1. Journalism via Truthiness

    No, this didn't happen because of VSO. (Image via milblogging.com)

    In this article for the AP, Kimberly Dozier writes about the new Special Operations plan for Afghanistan. 

    Overall, worth a read, even though the entire plan is predicated on way too many variables (Afghanistan and its neighbors being cool with it, for one) for us to get terribly excited about it.

    But this paragraph describing VSO is just well, wrong:

    Reliance on the program already had forced it to grow so quickly, however, that U.S. commanders had put regular military forces into some of the sites. That is how Army Staff Sgt. Robert Bales, a regular soldier with no prior Afghanistan experience, ended up at one of the sites. He stands accused of killing 17 Afghan villagers in a shooting spree last month.

    I know it’s fun for journalists to connect Bales to all kinds of things (including the possible scourge of violent sufferers of TBI and PTSD covered by Danger Roo…I think this kind of coverage is just peachy, apparently), but his presence there had nothing to do with his being part of a VSO team. I submit Exhibit A in that regard:

    Bales wasn’t part of any VSO team, but his unit was providing security for a VSO site.

    I know, weak sauce on my part. That’s cuz I have Exhibit B, this time from CNN

    The senior defense official said he is an infantry sniper trained to fire fatal shots from up to 800 meters (yards) away, and was assigned to an outpost near the southern Afghan city of Kandahar to support a Special Forces unit, according to a second military official who asked not to be named because of the investigation.

    Still weak, perhaps…it does say he’s there to ‘support,’ which could mean a lot of things. So I’ll reference Danger Room, which might cause me actual physical pain:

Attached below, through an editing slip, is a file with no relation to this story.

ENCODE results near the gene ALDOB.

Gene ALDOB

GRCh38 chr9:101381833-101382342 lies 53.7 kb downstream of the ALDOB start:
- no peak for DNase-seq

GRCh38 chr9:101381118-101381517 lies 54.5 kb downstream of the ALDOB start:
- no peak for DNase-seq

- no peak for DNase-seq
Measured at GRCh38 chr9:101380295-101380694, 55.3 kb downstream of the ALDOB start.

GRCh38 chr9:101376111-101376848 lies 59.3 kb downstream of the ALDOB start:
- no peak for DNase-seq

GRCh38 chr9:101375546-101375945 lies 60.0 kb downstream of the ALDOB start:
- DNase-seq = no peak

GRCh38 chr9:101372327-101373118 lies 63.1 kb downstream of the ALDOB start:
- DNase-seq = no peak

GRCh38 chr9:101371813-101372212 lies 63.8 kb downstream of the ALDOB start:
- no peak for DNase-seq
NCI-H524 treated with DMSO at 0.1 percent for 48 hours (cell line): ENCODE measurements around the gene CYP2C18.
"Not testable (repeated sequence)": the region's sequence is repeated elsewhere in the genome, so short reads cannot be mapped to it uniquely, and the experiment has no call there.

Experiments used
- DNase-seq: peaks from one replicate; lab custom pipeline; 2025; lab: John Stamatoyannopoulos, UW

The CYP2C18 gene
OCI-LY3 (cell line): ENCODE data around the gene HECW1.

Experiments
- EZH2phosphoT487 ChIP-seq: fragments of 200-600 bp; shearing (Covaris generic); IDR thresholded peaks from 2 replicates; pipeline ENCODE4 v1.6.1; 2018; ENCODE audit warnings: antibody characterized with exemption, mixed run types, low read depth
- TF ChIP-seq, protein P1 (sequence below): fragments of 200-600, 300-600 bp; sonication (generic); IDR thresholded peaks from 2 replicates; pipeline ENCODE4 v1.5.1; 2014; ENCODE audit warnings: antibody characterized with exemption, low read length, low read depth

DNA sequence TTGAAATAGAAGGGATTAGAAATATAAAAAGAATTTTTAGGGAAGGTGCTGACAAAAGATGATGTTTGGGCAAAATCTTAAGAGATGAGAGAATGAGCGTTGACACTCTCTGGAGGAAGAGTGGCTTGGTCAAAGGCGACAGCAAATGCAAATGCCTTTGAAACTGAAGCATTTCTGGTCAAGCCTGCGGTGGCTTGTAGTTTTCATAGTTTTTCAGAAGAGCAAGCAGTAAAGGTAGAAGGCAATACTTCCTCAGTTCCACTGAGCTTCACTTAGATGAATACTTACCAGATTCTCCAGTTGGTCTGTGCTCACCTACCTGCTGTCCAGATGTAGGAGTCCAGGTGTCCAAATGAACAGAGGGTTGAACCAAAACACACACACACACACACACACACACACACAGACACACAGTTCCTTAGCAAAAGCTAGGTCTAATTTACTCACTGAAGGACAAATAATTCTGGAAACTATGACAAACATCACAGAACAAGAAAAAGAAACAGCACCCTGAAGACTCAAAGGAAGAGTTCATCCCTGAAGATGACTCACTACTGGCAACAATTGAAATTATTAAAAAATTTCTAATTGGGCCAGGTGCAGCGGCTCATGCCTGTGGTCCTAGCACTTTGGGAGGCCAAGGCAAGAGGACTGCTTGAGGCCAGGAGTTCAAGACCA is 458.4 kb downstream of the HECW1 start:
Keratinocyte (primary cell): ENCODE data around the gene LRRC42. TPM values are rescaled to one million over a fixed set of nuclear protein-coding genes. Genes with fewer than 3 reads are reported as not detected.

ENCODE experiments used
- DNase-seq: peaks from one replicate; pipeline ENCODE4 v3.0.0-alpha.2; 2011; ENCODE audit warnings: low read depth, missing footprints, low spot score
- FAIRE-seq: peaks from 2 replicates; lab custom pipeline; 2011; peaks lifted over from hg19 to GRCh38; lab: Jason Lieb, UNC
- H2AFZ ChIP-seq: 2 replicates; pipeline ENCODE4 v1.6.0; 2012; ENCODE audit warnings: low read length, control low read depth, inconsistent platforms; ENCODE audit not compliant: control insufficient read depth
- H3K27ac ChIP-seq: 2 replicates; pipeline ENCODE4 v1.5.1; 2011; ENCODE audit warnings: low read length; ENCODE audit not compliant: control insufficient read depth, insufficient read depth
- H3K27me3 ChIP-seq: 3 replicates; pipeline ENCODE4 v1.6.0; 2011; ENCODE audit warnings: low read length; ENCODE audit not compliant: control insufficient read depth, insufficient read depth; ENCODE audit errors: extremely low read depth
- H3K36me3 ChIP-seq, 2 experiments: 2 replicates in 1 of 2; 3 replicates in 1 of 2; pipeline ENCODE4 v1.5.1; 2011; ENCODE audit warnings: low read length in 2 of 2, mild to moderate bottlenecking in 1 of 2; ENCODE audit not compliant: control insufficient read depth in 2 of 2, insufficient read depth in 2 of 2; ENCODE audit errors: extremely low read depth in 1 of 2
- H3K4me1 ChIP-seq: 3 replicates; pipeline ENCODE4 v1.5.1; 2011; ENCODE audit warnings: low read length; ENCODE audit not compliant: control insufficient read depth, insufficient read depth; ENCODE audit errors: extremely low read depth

The alleged shooter was not one of those elite forces. Gen. John Allen, commander of U.S. and NATO troops in Afghanistan, told CNN on Monday that the sergeant was assigned instead to guard Belamby.

    Unfortunately, that’s referencing the CNN article, so that’s circular. 

    But this is clear: Bales was not put into the site. Rather, Bales was supporting the site. 

    Having conventional forces provide security (and other support) for special operations forces has been part of the war on terror playbook ever since it was cool to say “extraordinary rendition.” In fact that kind of activity pre-dates 9/11 considerably.

    Everyone who’s spent any time in uniform has stories about that part of wherever they’re based that’s populated by those-who-shall-not-be-named. 

    Elite units aren’t always equipped to secure their base of operations as well as conduct those operations that get them the cred they richly deserve (and some of the hype that they don’t.) 

    Plus, it makes it really hard to be somewhat covert and all special-like if there’s a FOB or base that’s just yours. 

    They also rely on conventional forces to do a lot of other things, which Dozier does note: 

    U.S. commanders would seek to keep the same number of defense intelligence troops in country to feed data to the smaller force and would also rely heavily on the CIA for intelligence, while an as-yet-undetermined number of conventional forces would provide everything from air to logistical support to keep all the special operations teams running, officials said.

    While I would agree that the VSO (like just about every other program being implemented here in Afghanistan) expanded too quickly to be supported, and while there are instances where conventional forces are being called to conduct training operations traditionally the purview of the Special Forces, it seems fairly evident that this was not true in the case of SSG Bales.

    Granted, my evidence to support this is tenuous and based on a whole 5 minutes worth of Google research. But then, I’m not yet another reporter bent on connecting the Bales’ aberration to some kind of larger statement about failed policies in Afghanistan.  

Sunny in Kabul

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